And here's the “heder” of R' Avraham the slaughterer. He's standing and doing the holy work with “devotion.” With trained hands he grabs the chicken and swiftly thrusts the “Chalaf” [butcher's knife] between his teeth. With one hand he gathers the chicken wings and with the second he pulls its head back. He plucks a few feathers from its neck, so, God forbid, the “Chalaf” won't be damaged. He takes the knife out from between his teeth, passes it swiftly on its throat, and the glittering blade is stuck again between the teeth of R' Avraham the slaughterer who is ready to return to his work on the next chicken which is fidgeting in his hand, and so on and so forth. Sometimes, there is a brave rooster, a man among men, who escapes from the hands of the slaughterer with his half-slaughtered throat. He runs and jumps over the adjacent yards, shouting loudly as if he wants to say: Jews, sons of merciful fathers! Look what this angel of death has done to me - he slaughtered me… and those who stood and watched whispered to each other - “reincarnation,” maybe a sinner was transformed into this rooster to correct the sins that he had sinned when he was a man in the previous incarnation, and who knows? Maybe, God forbid, at that time he ate “something else” - not from the butchery of R' Avraham the slaughterer.

In another alleyway, near R' Yekutiel the scribe, lived Avramale “de roeite ko” (red cow). This nickname came to him because of the reddish complexion of his face that didn't look like the face of a Jew. A burly tall Jew with a strong back - his hour came when a fire broke out in town or in the surrounding area. He sprang to life immediately after hearing the fire brigade's bugle call. He put the shiny copper hat on his red head and rushed, with all his power, to the “shufa” (the fire brigade's hut). He confiscated the first horse that came his way, untied it from the cart, quickly jumped on it and galloped there. The farmer - the owner of the horse was left dumbfounded, and woe to him if he tried to prevent Avramale the “red cow” from taking his horse…Then, Avramale would beat him with his strong arms - “so they will know” - have you seen?- he argued - have you ever seen such an insolent Gentile? His whole village could go up in flames and he didn't move…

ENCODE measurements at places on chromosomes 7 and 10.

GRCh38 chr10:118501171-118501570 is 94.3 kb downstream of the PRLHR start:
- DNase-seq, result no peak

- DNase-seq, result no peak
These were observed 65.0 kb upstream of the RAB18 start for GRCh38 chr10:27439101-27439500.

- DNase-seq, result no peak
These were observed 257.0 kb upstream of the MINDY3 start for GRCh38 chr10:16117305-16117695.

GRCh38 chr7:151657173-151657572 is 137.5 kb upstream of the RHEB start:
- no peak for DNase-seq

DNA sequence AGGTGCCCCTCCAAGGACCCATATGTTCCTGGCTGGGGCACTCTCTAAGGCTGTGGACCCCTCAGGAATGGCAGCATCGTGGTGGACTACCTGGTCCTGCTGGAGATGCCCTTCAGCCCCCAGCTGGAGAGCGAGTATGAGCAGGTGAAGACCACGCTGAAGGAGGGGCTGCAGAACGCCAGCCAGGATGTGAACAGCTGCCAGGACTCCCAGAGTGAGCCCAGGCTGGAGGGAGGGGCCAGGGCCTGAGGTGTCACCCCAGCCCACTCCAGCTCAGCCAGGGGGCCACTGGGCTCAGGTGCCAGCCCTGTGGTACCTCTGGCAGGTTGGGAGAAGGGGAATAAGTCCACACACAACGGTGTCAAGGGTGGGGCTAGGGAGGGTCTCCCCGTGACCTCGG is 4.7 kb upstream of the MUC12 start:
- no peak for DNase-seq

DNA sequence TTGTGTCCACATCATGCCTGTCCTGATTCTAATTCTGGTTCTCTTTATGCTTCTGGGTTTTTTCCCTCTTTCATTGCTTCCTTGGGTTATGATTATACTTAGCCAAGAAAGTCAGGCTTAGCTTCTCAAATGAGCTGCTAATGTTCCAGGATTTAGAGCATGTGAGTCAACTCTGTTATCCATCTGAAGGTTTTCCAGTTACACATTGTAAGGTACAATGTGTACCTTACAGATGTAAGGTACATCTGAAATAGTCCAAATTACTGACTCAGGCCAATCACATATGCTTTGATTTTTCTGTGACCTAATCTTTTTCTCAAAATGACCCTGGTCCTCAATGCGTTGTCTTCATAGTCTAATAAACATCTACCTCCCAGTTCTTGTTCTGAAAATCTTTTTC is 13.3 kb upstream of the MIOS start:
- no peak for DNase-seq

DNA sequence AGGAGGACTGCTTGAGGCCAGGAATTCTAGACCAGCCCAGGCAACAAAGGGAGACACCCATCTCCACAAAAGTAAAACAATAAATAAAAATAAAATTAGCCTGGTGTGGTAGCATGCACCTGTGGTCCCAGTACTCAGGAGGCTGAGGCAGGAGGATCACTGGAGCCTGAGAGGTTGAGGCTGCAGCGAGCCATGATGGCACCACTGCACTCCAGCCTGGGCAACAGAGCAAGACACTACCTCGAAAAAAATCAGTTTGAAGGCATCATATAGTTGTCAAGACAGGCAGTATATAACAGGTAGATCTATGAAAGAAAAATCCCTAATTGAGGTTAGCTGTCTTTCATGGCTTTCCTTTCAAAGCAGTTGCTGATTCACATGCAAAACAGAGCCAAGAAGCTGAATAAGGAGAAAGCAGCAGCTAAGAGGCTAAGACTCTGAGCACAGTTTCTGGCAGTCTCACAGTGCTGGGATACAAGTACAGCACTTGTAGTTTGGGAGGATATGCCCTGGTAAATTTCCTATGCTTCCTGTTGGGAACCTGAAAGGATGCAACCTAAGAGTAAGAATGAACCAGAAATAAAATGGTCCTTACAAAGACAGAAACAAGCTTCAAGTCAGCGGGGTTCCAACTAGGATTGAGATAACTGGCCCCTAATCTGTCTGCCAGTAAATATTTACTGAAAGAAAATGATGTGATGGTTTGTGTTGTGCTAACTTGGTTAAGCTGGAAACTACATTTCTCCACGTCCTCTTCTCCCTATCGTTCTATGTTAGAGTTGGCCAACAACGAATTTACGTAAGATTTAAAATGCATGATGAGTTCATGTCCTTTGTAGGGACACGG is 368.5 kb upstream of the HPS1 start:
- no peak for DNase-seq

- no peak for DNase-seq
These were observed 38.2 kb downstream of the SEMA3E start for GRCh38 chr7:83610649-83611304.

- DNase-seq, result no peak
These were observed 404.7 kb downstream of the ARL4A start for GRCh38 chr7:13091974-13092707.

R' Yekutiel the scribe examined mezuzut which were disqualified, sold tziziot and “four corners,” “Siddur Korban Minchah” and “Ṭayṭsh Ḥumash.” If someone longed for “Mayśe-bikhl” or a novel by “Shomer” [Nahum Meïr Schaikewitz] - he had to trouble himself and go to Alter'l the scribe who lives up the street. When you got there, you were guaranteed that you wouldn't leave empty-handed. Alter'l spread before you all of the “bargains” in his bag and whisper in your ear that he just received for sale the book that everyone has been waiting for, and it is “Sefer HaGoralot” [book of astrology]. There, you will be able to know your future in a simple and clear method.